Monday, June 29, 2009
Martina Navratilova not ready for marriage equality for gays
Crying foul on Martina Navratilova
By Louis Bayard
June 29, 2009
The tennis star's legal woes remind us that even gay icons have some growing up to do about same-sex marriage...
[H]er current legal troubles remind us that even gay icons have some growing up to do when it comes to gay relationships. We cannot know whether all the assertions in Toni Layton’s lawsuit are true. We can say, however, with some certainty that the two women lived together as a couple, that they celebrated their relationship in a ceremony in New Hampshire, that they shared property and assets, and that Navratilova is much the wealthier of the two. If this were a no-fault heterosexual divorce, the law would unequivocally side with Layton, awarding her alimony and some division of property.
But the law, of course, still has different standards for same-sex relationships, and Layton has been forced to file a "domestic partnership" lawsuit in the deeply inhospitable legal climate of Florida, which has traditionally taken a dim view of alternative lifestyles. Barring a settlement, then, Navratilova stands to emerge from her most recent long-term relationship with little more than bad press and some whopping legal fees. If, that is, she can convince a court that her relationship with Layton doesn't rise to the contractual level of heterosexual marriage.
This stratagem is not new to her. In 1991, Navratilova’s ex-lover Judy Nelson sued her for $7.5 million in spousal benefits -- or, as the slavering tabloids used to call it, "galimony." To buttress her case, Nelson argued that the two women had engaged in not one but two marriage ceremonies and had filmed a video will together.
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Nelson also got vocal support from another Martina ex, Rita Mae Brown. In her memoir, "Rita Will," Brown writes that her sympathies shifted toward Nelson during a pretrial hearing in which Navratilova's lawyers argued (Brown's words) that "Martina and Judy had had a contract for sex," which "amounted to prostitution and therefore was against public policy." By demoting same-sex relationships to the level of a roll in the hay, Brown argued, Navratilova "could inflict colossal damage on every gay person in the United States."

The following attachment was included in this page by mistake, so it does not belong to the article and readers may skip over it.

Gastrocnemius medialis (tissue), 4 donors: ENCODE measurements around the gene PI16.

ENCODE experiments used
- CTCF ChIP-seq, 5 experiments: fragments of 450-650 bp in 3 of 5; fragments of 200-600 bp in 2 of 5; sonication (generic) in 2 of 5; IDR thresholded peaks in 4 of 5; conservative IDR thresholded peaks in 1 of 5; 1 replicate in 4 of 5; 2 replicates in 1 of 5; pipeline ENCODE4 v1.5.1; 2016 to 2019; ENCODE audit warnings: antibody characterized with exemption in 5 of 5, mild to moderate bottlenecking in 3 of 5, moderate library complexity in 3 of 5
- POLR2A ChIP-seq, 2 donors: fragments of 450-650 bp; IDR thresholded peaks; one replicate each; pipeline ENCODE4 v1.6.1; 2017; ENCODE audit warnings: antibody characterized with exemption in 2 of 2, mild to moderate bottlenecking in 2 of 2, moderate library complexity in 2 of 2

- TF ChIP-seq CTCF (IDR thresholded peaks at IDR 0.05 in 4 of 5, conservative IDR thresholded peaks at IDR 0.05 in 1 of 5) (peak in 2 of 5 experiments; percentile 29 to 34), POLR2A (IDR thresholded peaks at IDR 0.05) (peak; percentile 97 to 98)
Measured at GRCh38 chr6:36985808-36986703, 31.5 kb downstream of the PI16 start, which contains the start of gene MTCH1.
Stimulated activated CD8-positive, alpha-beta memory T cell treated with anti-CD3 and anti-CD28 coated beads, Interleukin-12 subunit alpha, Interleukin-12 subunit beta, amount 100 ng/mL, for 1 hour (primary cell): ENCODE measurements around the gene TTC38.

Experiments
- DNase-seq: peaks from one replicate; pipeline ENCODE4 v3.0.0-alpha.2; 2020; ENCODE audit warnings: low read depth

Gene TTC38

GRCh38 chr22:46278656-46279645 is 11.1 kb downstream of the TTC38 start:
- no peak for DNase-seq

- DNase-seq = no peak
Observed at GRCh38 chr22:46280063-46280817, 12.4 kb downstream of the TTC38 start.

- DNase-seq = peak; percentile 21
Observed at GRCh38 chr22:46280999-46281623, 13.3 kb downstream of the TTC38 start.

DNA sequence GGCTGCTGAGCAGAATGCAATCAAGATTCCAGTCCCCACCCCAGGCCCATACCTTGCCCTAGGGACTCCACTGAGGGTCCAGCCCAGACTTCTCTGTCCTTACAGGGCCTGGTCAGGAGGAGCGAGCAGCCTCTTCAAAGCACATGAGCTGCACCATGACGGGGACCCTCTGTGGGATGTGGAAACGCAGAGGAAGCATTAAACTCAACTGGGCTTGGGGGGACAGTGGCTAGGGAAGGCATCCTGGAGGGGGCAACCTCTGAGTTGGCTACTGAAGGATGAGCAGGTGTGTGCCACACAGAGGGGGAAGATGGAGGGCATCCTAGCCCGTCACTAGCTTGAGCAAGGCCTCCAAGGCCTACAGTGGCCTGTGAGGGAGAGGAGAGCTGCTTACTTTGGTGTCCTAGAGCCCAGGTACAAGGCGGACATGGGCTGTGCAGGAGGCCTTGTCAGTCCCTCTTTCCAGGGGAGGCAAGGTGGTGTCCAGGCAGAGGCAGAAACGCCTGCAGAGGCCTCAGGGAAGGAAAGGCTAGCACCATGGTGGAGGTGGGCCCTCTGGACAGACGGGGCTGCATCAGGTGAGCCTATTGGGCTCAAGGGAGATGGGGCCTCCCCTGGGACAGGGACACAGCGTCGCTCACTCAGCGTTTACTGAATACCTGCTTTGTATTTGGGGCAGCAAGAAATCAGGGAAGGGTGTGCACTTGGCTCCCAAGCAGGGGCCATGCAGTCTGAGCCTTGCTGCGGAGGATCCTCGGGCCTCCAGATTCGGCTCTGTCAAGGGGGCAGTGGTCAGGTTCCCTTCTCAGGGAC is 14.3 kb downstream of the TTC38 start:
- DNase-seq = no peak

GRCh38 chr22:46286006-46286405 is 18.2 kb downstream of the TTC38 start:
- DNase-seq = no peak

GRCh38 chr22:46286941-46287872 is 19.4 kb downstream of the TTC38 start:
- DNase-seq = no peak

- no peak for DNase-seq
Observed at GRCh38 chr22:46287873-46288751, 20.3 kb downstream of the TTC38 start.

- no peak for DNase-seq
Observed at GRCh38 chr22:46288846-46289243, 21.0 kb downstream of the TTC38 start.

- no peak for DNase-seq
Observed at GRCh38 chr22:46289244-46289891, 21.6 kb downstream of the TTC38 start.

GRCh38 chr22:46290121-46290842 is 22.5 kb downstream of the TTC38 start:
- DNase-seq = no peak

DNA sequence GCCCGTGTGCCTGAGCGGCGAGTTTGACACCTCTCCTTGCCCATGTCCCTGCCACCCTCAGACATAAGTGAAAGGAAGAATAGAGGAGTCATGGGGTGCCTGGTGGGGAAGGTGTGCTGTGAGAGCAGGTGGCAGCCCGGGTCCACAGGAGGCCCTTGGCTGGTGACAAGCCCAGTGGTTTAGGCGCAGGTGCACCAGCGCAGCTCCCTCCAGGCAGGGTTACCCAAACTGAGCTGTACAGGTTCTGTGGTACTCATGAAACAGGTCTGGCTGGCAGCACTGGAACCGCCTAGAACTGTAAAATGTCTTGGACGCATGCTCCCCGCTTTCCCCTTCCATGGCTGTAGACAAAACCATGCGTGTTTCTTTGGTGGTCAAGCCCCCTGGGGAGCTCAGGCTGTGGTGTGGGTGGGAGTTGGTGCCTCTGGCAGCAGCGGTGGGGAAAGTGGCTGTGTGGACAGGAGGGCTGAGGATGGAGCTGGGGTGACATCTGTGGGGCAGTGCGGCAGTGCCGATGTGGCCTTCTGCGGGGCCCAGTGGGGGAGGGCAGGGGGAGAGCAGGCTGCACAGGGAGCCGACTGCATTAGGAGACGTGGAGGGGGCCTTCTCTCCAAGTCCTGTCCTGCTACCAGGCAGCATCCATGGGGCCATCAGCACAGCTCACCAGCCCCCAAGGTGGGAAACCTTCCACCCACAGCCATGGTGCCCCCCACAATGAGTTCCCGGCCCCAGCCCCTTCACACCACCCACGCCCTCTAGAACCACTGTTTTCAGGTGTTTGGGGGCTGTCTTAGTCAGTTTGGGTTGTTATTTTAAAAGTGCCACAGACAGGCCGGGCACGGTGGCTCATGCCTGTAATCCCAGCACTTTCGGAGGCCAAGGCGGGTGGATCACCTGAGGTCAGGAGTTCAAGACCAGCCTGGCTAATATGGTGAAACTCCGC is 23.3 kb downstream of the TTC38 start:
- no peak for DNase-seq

Brown's motives in entering the case were suspect -- she had famously shot out the back window of Navratilova's BMW after a quarrel, and she herself enjoyed a brief liaison with Nelson -- but politically she was on target. The only way Navratilova could escape her financial (not to mention moral) obligations was to argue that her gay relationship did not carry the same legal standing as a straight relationship.
What was cynical then has become indefensible now. Martina Navratilova can no longer cast herself as an apostle for gay rights while using a homophobic legal code to deny her ex-partners alimony. This is more than bad behavior, it is bad precedent. And it comes at the worst possible time.
Very soon -- sooner than anyone could have guessed -- gay marriage will become the law in much of the land. A great deal has been written about whether straight America is ready; less has been written about whether gay America is ready. Not just to be held to the same contractual standards as heterosexual couples but to believe (after years of being told otherwise) that their relationships really are of equal standing. And to go on believing it when those relationships collapse.
In reporting on Toni Layton’s lawsuit, Britain’s Daily Mail used the following headline: "Martina Sued for Millions by 'Wife.'" I hope and expect that those archly condescending quotation marks will one day disappear, but it is the job of the gay community to make them go. If we want our relationships to be taken seriously, if we want the legal sanction of marriage, we must be ready to stand by our contracts and our obligations -- no matter how expensive or inconvenient it is and no matter what example is set by our culturally designated "heroes." Equality has its blessings. It also has its price.